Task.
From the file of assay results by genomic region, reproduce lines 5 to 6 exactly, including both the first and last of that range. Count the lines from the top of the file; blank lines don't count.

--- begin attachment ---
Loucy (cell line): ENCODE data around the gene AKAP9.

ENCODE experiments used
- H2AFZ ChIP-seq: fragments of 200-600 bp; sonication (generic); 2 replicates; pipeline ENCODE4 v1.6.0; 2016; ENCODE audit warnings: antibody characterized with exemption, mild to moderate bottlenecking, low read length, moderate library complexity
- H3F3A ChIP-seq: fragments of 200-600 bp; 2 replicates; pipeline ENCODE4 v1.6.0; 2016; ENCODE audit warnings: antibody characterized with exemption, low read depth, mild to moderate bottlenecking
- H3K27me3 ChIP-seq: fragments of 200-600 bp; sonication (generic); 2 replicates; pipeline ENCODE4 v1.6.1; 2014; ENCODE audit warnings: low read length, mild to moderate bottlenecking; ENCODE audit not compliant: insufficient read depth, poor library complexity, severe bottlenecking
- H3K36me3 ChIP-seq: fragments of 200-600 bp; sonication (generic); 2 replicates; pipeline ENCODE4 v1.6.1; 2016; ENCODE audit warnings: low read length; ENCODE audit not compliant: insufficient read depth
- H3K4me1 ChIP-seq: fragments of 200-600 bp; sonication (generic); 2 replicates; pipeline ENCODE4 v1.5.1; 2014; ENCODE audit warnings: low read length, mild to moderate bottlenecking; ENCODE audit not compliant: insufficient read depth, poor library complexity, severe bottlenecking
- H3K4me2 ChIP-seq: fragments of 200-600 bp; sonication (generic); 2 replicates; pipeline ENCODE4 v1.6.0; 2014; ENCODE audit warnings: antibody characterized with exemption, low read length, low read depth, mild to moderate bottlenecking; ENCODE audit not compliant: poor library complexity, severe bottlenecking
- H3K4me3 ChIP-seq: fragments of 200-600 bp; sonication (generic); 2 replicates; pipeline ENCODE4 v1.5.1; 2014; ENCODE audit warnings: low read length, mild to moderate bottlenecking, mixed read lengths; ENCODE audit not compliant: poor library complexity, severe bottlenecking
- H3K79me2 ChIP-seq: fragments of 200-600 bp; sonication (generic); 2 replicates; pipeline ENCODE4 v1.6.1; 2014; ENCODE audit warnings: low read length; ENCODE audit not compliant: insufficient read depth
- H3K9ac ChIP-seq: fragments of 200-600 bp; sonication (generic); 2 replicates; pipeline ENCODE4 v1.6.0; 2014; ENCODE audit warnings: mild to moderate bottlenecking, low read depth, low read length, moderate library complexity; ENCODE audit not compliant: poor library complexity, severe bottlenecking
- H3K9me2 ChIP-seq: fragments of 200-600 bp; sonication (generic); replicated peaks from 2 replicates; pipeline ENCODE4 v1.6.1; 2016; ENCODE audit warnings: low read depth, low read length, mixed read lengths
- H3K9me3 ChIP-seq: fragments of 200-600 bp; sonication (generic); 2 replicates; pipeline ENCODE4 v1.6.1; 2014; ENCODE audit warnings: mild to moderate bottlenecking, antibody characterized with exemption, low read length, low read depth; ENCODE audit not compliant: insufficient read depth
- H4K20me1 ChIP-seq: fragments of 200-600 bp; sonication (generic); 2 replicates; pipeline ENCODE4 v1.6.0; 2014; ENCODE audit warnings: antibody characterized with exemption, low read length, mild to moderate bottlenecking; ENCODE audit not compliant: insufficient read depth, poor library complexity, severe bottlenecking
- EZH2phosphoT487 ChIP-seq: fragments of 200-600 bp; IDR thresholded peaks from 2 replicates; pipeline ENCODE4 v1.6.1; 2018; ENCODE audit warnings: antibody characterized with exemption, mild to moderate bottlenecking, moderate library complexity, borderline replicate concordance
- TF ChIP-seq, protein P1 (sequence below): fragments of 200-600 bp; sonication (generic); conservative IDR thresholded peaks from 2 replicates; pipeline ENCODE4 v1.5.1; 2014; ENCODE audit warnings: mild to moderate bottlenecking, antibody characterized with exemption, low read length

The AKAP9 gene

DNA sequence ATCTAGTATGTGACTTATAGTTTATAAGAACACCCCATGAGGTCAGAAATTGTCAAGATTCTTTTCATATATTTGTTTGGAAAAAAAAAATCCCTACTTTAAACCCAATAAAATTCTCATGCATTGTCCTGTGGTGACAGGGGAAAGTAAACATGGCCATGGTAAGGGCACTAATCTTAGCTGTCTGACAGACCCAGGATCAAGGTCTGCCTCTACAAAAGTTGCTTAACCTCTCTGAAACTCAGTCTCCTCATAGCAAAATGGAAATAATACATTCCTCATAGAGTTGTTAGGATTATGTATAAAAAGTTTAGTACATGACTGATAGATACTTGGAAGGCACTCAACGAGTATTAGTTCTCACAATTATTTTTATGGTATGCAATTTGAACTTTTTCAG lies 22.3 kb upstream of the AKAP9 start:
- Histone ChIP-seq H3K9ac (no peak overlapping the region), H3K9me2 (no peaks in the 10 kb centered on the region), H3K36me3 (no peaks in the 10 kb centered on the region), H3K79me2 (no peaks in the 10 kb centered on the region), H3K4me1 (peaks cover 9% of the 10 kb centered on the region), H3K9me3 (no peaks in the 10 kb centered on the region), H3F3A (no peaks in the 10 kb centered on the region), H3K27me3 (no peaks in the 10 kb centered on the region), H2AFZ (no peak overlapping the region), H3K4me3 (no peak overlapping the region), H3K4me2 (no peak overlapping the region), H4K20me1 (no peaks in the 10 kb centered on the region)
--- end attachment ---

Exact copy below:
- H3K27me3 ChIP-seq: fragments of 200-600 bp; sonication (generic); 2 replicates; pipeline ENCODE4 v1.6.1; 2014; ENCODE audit warnings: low read length, mild to moderate bottlenecking; ENCODE audit not compliant: insufficient read depth, poor library complexity, severe bottlenecking
- H3K36me3 ChIP-seq: fragments of 200-600 bp; sonication (generic); 2 replicates; pipeline ENCODE4 v1.6.1; 2016; ENCODE audit warnings: low read length; ENCODE audit not compliant: insufficient read depth